On September 16, 2006, the Regal theatre became the AMC Crossroads 16. Following the Loews and AMC merger in January of 2006, AMC had to divest a number of properties due to competitional concerns within zones. As noted above, Regal swapped the Crossroads and another 16-screen facility in Fayetteville, Arkansas and cash for two 13-screen facilities (the New York City’s E-Walk in Times Square and Boston’s Fenway 13) and two 16-screeners (the Loews Keystone in North Dallas and Fiesta Square 16 in Fayetteville, Arkansas).

Not long after, the Crossroads Mall went into free-fall collapse reaching greyfield status- a term akin to a “dead mall” - as it struggled to find new retailers after original 30-year lease holders bolted from the aging property. Outparcel retailers also began to exit and the area looked haggard. In 2013, the mall was reconceptualized as Plaza Mayor at the Crossroads - a most appropriate name - as the Mall was at its own crossroad.

There was too much square footage inside to create the Hispanic destination vibe that had worked so well in Fort Worth’s conversion of moribund Seminary Square Mall to the festive La Gran Plaza. Safety began to be a question. Best Buy closed as an outparcel location, Starplex closed up the 8-screen discount moviehouse although it was taken on by an independent to its ulitimate 2015 closure.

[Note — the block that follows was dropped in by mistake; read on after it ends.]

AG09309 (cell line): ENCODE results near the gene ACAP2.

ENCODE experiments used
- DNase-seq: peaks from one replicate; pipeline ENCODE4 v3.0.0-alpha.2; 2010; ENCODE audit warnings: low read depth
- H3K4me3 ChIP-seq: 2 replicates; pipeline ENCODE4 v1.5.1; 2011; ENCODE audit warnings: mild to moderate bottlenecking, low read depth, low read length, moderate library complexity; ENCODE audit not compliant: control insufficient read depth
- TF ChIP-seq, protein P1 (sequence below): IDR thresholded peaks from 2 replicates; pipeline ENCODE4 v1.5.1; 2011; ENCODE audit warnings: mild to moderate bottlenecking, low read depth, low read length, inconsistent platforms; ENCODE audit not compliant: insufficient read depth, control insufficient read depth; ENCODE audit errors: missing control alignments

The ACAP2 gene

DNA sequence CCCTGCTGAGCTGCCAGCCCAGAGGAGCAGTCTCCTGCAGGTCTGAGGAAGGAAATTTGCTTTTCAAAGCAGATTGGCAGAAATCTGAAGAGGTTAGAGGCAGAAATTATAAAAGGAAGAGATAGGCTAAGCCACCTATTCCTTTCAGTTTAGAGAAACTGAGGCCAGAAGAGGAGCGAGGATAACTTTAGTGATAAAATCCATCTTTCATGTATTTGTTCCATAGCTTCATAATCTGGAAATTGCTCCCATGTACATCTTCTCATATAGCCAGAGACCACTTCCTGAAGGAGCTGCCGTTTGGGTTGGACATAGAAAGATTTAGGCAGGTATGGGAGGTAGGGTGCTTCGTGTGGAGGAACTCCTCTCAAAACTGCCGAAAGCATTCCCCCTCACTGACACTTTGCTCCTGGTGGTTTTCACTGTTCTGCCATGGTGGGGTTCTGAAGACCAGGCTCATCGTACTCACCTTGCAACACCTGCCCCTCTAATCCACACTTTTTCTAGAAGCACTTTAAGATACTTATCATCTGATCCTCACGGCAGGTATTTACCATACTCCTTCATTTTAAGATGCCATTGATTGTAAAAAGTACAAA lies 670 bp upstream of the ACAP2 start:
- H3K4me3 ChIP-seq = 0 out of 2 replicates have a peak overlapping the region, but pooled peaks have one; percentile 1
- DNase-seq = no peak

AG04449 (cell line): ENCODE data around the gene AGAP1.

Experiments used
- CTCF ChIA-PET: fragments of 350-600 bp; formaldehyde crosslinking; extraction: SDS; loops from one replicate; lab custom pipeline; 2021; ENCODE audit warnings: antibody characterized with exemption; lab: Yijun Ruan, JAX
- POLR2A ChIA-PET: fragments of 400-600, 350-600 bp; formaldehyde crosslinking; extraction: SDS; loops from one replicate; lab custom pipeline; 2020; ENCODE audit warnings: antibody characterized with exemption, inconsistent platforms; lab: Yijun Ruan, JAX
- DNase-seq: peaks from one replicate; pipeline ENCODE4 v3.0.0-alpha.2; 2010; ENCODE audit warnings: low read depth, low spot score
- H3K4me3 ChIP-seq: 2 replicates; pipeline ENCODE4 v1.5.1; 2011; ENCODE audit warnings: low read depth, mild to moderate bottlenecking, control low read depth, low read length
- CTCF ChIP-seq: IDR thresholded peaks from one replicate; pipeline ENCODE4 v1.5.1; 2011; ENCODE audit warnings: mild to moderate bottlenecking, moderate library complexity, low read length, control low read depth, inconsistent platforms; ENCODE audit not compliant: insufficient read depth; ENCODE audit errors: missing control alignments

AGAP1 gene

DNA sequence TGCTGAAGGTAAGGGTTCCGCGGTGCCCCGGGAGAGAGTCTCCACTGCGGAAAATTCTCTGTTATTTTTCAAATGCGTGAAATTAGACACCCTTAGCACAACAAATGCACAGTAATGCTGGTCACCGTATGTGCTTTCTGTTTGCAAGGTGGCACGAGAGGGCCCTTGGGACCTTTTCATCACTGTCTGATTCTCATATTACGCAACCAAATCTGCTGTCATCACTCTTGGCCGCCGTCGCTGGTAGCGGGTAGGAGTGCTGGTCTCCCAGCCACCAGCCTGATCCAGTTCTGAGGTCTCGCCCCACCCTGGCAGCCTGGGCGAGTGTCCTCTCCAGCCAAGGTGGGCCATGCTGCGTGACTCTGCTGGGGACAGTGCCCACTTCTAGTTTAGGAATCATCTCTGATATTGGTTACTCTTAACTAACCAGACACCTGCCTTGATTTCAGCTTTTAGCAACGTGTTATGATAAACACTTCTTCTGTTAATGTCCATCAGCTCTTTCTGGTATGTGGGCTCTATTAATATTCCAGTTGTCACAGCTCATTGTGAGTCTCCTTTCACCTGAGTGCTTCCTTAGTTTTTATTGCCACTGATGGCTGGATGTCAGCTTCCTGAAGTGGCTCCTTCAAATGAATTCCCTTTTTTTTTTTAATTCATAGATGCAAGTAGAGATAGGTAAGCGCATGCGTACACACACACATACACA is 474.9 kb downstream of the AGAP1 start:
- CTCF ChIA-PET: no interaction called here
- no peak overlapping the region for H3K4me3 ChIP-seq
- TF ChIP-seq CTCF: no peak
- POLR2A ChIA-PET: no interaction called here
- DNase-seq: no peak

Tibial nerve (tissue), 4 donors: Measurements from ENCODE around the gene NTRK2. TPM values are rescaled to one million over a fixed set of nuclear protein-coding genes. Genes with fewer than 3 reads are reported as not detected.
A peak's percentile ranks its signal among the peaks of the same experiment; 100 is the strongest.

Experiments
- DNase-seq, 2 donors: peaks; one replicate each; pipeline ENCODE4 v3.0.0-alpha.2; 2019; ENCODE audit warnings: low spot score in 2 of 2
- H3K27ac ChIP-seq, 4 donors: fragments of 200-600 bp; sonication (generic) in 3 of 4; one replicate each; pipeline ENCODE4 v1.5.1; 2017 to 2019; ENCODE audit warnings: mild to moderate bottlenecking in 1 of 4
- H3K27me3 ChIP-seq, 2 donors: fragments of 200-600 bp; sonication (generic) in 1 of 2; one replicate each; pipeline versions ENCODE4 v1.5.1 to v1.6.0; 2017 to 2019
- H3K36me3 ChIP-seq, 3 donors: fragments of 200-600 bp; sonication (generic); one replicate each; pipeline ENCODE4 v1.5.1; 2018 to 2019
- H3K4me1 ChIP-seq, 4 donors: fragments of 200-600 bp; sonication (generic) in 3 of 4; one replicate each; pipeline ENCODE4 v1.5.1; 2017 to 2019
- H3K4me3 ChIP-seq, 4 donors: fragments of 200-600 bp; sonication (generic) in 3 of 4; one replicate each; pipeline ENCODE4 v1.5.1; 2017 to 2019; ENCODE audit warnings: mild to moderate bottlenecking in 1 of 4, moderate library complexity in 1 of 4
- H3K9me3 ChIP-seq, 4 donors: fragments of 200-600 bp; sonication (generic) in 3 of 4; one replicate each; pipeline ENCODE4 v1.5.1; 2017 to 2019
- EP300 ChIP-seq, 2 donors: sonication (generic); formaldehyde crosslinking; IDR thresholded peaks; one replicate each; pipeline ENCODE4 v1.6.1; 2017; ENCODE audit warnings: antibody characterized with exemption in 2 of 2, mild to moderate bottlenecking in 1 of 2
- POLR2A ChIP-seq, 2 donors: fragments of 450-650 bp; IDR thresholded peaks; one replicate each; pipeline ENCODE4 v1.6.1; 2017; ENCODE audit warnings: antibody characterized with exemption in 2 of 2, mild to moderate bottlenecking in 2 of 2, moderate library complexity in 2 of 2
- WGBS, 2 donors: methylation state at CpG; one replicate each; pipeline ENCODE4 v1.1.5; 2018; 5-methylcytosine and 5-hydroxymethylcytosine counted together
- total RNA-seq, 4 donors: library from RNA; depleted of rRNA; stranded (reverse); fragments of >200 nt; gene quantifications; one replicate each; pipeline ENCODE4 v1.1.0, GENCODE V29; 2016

Still, AMC gave the Crossroads 16 property a token refresh in 2017 for the 20th Anniversary of the facility – a nice surprise as many predicted the theater would move on at the end of a leasing cycle. That same playbook had been run inside the Plaza Mayor as businesses tanked and businesses broke leases leaving vacancies which would decimate the mall’s viability. In fact, the mall operators told everyone inside the mall to vamos just as the Christmas season was beginning in 2017 sadly ending the concept.

The then-closed Plaza Mayor (except a flea market and an events hall) was not the best calling card for the former destination Crossroads theater. AMC, not surprisingly, “downgraded” the location to the AMC “Classic” Crossroads 16 – the “Classic” was a designation short-hand for an inherited theatre which would not be receiving leather loungers or enhanced snack bar or even updated carpeting anytime (soon) while the months counted toward lease expiry. The former Crossroads Mall / Plaza Mayor was mercifully razed along with the AMC attractor signage in 2021 along with selected vacant and tagged outparcel buildings as the area transitioned from retail mecca to a less certain future.

sstelt92 on January 10, 2024 at 10:27 am

AMC Crossroads 16 has closed as of 1/10/24.